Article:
7. A coupling arrangement in accordance with claim 6, wherein the first and second resilient means are elastomeric sleeves.
8. A coupling arrangement in accordance with claim 6, wherein the first resilient means is an elastomeric sleeve and the second resilient means is a coil spring.
9. A coupling arrangement in accordance with claim 1, wherein the first and second resilient means are elastomeric sleeves.
10. A coupling arrangement in accordance with claim 1, wherein the first resilient means is an elastomeric sleeve and the second resilient means is a coil spring.
11. A coupling arrangement in accordance with claim 1, wherein the second resilient means provides a resilient connection in a first axial direction and further including third resilient means for providing a resilient connection between the propeller and the driving shaft in the opposite axial direction.
12. A coupling arrangement for resiliently coupling a propeller and a driving shaft comprising a propeller hub having a bore formed therein, an inner sleeve having a spline connection to said driving shaft and having an outer surface spaced radially inwardly from the bore of said propeller hub, a first elastomeric sleeve resiliently coupling said propeller hub and said inner sleeve, a thrust taking member affixed to said driving shaft, said thrust taking member and at least one of said hub and said inner sleeve having axially spaced surfaces, an inwardly extending annular flange formed on said propeller hub and extending into its bore and resilient means axially interposed between said annular flange of said propeller hub and said thrust taking member for absorbing axial forces therebetween, said surfaces being adapted to engage each other for providing positive thrust transmission when said resilient means compresses more than a predetermined amount.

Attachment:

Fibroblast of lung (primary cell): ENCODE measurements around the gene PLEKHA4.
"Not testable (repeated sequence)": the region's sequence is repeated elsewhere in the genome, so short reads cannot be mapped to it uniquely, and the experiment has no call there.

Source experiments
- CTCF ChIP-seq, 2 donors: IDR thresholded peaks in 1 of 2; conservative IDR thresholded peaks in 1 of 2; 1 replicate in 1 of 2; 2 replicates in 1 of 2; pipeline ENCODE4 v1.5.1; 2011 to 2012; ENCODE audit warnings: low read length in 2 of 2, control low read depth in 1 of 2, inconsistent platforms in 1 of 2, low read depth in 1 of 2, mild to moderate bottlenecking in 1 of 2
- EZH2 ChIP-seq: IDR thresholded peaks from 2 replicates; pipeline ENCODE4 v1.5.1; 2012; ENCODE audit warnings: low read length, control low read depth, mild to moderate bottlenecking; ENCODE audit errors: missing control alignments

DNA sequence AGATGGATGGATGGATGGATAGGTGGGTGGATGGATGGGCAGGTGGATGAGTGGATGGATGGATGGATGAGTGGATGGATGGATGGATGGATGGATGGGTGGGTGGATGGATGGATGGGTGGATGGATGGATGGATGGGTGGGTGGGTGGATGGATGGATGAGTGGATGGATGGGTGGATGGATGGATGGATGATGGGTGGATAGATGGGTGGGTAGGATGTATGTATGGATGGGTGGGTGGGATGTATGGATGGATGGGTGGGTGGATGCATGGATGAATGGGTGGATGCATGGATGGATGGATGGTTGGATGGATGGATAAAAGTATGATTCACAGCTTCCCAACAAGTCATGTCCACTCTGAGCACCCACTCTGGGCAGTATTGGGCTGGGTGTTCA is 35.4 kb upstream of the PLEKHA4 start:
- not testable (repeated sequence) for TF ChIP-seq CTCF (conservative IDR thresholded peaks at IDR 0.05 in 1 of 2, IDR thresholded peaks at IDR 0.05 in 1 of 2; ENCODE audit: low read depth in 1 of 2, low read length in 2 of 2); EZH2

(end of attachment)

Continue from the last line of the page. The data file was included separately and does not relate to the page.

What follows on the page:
13. A coupling arrangement in accordance with claim 12, wherein the resilient means comprises a second elastomeric member.
14. A coupling arrangement in accordance with claim 12, further including second resilient means interposed between the propeller hub and a reverse thrust taking member affixed to the driving shaft whereby said second resilient means absorbs axial thrust in the reverse drive direction.
15. A coupling arrangement in accordance with claim 14, wherein the first and second resilient means comprise second and third elastomeric members.
Description
BACKGROUND OF THE INVENTION

This invention relates to a propeller shock absorber for a marine propulsion device and more particularly to an improved resilient cushioning means interposed between the propeller and its driving shaft.